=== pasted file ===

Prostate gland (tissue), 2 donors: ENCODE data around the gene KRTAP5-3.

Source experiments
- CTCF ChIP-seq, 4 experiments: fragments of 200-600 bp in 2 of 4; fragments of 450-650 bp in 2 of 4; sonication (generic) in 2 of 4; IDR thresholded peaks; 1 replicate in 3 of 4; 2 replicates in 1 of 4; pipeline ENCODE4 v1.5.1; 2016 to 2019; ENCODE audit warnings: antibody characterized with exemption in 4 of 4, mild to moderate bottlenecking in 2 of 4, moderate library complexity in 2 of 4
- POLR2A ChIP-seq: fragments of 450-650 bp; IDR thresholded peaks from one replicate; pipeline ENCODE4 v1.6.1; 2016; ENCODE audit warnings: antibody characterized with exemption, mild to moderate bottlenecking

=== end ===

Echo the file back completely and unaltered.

Prostate gland (tissue), 2 donors: ENCODE data around the gene KRTAP5-3.

Source experiments
- CTCF ChIP-seq, 4 experiments: fragments of 200-600 bp in 2 of 4; fragments of 450-650 bp in 2 of 4; sonication (generic) in 2 of 4; IDR thresholded peaks; 1 replicate in 3 of 4; 2 replicates in 1 of 4; pipeline ENCODE4 v1.5.1; 2016 to 2019; ENCODE audit warnings: antibody characterized with exemption in 4 of 4, mild to moderate bottlenecking in 2 of 4, moderate library complexity in 2 of 4
- POLR2A ChIP-seq: fragments of 450-650 bp; IDR thresholded peaks from one replicate; pipeline ENCODE4 v1.6.1; 2016; ENCODE audit warnings: antibody characterized with exemption, mild to moderate bottlenecking